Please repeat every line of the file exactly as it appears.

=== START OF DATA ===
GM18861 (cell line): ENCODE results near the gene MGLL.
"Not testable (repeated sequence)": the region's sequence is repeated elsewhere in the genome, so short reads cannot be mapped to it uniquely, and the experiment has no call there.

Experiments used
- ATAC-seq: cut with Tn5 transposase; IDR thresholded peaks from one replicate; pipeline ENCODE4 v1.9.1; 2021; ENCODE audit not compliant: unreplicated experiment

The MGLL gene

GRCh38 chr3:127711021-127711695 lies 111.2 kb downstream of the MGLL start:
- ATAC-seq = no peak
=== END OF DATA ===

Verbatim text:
GM18861 (cell line): ENCODE results near the gene MGLL.
"Not testable (repeated sequence)": the region's sequence is repeated elsewhere in the genome, so short reads cannot be mapped to it uniquely, and the experiment has no call there.

Experiments used
- ATAC-seq: cut with Tn5 transposase; IDR thresholded peaks from one replicate; pipeline ENCODE4 v1.9.1; 2021; ENCODE audit not compliant: unreplicated experiment

The MGLL gene

GRCh38 chr3:127711021-127711695 lies 111.2 kb downstream of the MGLL start:
- ATAC-seq = no peak